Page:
What’s all the buzz?
Bee Innovative, UND sign pact to enhance autonomous capability in complex honey bee environments
You’ve heard of radar. “Now there’s BeeDar.”
University of North Dakota unmanned aircraft experts are now teaming up with an Australian ag-tech company Bee Innovative and its “BeeDar” technology to unlock the mysteries of honey bee flight paths to enhance pollination and optimize agricultural crop yields.
In the process, the Aussie technology startup and UND are opening up an entirely new market for agricultural drones in the United States.
A memorandum of understanding, signed recently on the UND campus, outlines Bee Innovative’s extensive experience in tracking honey bees in real time for precision pollination in Australia with UND’s global leadership in autonomous systems, and specifically unmanned aircraft systems (UAS).
Agriculture and honey production are an important part of North Dakota’s economy, of which UND, as the state’s flagship university, is a big driver through research and technology innovation.
“At UND, we are the epicenter of research and education in unmanned autonomous systems,” said Paul Snyder, director of the UAS Aviation Program at UND. “We are pleased to develop this strategic international relationship, leveraging our joint international expertise to solve real problems that directly benefit North Dakota and the entire international community.”
UND’s Aviation Program and its UAS divisions are part of the world-renowned John D. Odegard School of Aerospace Sciences.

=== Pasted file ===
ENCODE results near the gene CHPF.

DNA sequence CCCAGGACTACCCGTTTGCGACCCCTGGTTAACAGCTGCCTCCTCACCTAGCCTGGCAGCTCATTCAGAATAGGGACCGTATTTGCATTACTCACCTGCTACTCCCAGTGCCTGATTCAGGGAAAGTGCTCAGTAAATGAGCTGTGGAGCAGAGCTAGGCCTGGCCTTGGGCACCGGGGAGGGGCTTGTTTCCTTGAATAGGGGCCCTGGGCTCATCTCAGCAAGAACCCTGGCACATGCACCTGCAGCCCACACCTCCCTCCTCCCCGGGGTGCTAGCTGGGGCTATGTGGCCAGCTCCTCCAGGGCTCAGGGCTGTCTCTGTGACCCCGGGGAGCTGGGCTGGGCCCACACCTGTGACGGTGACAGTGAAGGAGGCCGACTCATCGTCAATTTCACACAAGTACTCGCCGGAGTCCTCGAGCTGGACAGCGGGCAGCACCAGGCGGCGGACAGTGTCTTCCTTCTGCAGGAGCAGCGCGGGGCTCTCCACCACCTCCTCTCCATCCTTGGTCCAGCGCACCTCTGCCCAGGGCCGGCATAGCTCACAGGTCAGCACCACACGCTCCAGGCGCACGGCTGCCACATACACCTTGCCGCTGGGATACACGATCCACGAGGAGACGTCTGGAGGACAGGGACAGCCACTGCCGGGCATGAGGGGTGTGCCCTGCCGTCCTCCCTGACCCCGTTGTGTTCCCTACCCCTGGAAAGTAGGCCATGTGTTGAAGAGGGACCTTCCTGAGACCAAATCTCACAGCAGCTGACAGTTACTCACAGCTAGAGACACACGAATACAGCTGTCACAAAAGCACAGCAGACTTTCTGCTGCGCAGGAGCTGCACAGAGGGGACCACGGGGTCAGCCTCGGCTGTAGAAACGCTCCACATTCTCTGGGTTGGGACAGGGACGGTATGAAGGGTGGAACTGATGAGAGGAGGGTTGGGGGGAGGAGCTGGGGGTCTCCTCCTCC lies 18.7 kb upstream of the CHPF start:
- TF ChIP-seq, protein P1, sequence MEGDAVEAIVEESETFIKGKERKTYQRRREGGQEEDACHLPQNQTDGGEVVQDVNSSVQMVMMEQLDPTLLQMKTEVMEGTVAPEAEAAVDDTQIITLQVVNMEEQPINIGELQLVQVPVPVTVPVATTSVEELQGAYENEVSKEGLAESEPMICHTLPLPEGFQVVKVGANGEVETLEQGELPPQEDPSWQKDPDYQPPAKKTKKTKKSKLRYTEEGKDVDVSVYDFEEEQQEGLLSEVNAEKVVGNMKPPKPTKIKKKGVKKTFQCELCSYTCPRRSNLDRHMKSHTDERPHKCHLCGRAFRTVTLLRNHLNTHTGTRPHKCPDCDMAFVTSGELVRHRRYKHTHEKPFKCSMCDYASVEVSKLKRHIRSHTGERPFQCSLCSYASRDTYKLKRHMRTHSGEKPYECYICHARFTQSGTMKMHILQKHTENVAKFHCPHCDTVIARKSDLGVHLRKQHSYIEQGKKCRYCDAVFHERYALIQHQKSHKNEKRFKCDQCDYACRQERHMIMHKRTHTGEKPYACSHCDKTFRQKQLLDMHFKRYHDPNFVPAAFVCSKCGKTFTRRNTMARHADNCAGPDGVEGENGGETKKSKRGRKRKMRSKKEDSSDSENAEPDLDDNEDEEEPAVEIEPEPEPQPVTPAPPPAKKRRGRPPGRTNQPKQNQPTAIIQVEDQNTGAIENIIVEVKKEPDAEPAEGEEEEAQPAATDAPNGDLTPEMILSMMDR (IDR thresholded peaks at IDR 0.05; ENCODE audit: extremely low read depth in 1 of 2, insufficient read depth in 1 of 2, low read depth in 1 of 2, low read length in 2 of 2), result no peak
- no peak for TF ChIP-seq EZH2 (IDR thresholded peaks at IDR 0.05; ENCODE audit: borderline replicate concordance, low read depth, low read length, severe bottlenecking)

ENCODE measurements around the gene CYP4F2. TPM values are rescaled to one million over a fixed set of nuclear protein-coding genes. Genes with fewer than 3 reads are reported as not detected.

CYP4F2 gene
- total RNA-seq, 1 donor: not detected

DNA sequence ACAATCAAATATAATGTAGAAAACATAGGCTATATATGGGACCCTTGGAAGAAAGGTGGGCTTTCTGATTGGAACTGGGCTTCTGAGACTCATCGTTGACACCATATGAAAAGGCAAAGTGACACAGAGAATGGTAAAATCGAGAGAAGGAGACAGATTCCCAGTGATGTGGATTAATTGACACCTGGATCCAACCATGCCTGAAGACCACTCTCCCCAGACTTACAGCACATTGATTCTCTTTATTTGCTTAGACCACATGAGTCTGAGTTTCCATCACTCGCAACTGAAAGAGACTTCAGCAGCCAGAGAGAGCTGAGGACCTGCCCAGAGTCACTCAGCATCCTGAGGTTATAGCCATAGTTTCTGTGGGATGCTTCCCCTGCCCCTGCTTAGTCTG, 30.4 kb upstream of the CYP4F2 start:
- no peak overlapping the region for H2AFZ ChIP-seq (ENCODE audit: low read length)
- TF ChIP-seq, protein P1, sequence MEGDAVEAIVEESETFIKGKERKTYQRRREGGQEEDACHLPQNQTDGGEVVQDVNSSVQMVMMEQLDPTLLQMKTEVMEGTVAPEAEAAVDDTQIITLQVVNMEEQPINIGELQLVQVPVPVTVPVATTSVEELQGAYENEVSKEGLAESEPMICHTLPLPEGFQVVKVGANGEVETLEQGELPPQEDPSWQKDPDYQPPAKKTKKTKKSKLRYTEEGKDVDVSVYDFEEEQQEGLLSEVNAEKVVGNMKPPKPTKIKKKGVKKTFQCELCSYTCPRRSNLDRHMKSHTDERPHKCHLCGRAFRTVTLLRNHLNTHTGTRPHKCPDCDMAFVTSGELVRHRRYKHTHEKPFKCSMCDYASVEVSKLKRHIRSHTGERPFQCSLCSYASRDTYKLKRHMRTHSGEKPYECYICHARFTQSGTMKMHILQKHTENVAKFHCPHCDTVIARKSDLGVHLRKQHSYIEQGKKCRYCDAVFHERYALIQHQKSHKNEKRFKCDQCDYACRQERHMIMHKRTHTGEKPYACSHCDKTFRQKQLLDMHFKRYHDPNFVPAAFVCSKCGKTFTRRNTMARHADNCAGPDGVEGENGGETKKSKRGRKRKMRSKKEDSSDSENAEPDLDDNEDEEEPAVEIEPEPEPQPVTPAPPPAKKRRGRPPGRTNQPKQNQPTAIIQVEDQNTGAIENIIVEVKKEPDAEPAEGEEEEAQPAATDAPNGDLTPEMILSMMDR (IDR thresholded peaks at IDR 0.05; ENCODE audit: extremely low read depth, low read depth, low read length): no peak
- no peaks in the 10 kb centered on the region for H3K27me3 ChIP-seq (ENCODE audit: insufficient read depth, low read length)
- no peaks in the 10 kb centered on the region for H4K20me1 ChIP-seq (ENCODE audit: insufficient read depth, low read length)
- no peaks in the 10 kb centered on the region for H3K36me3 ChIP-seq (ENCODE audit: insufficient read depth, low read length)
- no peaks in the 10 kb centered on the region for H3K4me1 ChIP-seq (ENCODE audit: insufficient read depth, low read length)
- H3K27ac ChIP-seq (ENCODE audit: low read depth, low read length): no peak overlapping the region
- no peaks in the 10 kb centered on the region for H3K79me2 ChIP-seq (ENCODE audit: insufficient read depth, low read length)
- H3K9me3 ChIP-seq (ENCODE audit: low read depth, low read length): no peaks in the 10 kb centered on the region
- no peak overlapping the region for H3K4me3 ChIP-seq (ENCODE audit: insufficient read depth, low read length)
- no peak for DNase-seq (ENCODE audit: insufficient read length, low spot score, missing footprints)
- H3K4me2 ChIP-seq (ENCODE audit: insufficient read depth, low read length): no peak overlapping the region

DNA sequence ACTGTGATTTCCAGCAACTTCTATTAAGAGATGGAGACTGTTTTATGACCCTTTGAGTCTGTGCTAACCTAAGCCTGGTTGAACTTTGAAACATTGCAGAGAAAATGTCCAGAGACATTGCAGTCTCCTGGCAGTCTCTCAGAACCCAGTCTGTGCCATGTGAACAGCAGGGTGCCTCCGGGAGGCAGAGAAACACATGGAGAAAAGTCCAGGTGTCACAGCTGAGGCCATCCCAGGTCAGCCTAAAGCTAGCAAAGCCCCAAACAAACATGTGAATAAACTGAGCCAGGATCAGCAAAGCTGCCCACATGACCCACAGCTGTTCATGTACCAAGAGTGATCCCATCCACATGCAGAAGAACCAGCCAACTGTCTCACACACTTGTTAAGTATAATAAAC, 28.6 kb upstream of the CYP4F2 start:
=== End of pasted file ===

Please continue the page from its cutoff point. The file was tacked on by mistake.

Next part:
Snyder said campus UAS researchers and Bee Innovative currently are working with the UND Center for Innovation to secure more funding to conduct trials this summer in North Dakota.
The Center for Innovation recently established the University Center for Autonomous Systems Innovation through a $100,000 grant from the U.S. Department of Commerce’s Economic Development Administration. The grant bolsters an already-growing UAS industry sector in North Dakota, gives UND more tools to make economic impacts across the state and around the world.
Snyder said he is most excited about how UND is able to pull together experts from multiple disciplines to help solve real-world problems.
An initial proposal would link with sunflower growers in the region to tap into existing expertise from UND in UAS, Atmospheric Sciences and Earth Systems Science & Policy to further validate the Bee Innovative technology.
“Today’s drones are capable of autonomous flight over vast distances and have been proven to deliver greater efficiency and higher returns for farmers,” said Kate Lyall, chief technology officer and co-founder, Bee Innovative, based in Australia.
“Being able to extend those advantages to farmers working in more complex environments, such as under netting in orchards, is an exciting prospect for growers and technology vendors alike,” Lyall added.
The collaboration will focus on advancing the machine-vision-capability of Bee Innovative’s current drone platform, “BeeDar,” which is used to track bee movements and pollination patterns in real-time by Australian farmers and has delivered 20 percent increases in crop yields and returns for farmers season to season.
This innovative partnership will allow BeeDar’s application to address current limitations in autonomous navigation that render drones incapable of recognizing and avoiding nets and other obstacles that can cause collisions and costly damage to equipment and crops.
“Thirty percent of the world’s food supply comes from pollination-dependent crops, which are often grown in complex environments such as under netting or increasingly using indoor systems,” Lyall said. “As we grapple with global challenges around food security and doing more with less, any innovation that delivers increased certainty, predictability and outputs for farmers is a welcome innovation.
“We’re excited to work with UND to leverage their experience in unmanned autonomous vehicles to enhance our current BeeDar capability and make this solution a reality for the local and global agriculture market.”